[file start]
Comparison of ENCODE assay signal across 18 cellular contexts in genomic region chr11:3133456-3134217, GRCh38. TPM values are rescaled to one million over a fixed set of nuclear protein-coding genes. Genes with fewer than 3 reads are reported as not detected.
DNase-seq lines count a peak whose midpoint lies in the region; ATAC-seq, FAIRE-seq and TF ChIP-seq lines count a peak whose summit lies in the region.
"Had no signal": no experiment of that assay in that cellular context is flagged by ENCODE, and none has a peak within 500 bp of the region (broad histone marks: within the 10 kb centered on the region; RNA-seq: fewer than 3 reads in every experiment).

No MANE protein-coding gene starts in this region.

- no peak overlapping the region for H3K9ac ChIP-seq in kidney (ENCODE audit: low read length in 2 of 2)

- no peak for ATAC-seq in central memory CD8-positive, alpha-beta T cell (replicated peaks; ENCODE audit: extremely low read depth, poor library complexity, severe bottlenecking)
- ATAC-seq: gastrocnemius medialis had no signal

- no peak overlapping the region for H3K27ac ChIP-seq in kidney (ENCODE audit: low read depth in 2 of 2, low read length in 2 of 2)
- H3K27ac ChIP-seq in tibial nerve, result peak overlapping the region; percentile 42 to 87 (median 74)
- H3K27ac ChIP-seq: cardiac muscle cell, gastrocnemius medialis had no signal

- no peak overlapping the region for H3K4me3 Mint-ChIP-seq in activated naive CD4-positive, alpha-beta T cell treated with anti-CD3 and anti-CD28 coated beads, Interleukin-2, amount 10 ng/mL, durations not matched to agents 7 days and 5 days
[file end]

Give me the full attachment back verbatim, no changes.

Comparison of ENCODE assay signal across 18 cellular contexts in genomic region chr11:3133456-3134217, GRCh38. TPM values are rescaled to one million over a fixed set of nuclear protein-coding genes. Genes with fewer than 3 reads are reported as not detected.
DNase-seq lines count a peak whose midpoint lies in the region; ATAC-seq, FAIRE-seq and TF ChIP-seq lines count a peak whose summit lies in the region.
"Had no signal": no experiment of that assay in that cellular context is flagged by ENCODE, and none has a peak within 500 bp of the region (broad histone marks: within the 10 kb centered on the region; RNA-seq: fewer than 3 reads in every experiment).

No MANE protein-coding gene starts in this region.

- no peak overlapping the region for H3K9ac ChIP-seq in kidney (ENCODE audit: low read length in 2 of 2)

- no peak for ATAC-seq in central memory CD8-positive, alpha-beta T cell (replicated peaks; ENCODE audit: extremely low read depth, poor library complexity, severe bottlenecking)
- ATAC-seq: gastrocnemius medialis had no signal

- no peak overlapping the region for H3K27ac ChIP-seq in kidney (ENCODE audit: low read depth in 2 of 2, low read length in 2 of 2)
- H3K27ac ChIP-seq in tibial nerve, result peak overlapping the region; percentile 42 to 87 (median 74)
- H3K27ac ChIP-seq: cardiac muscle cell, gastrocnemius medialis had no signal

- no peak overlapping the region for H3K4me3 Mint-ChIP-seq in activated naive CD4-positive, alpha-beta T cell treated with anti-CD3 and anti-CD28 coated beads, Interleukin-2, amount 10 ng/mL, durations not matched to agents 7 days and 5 days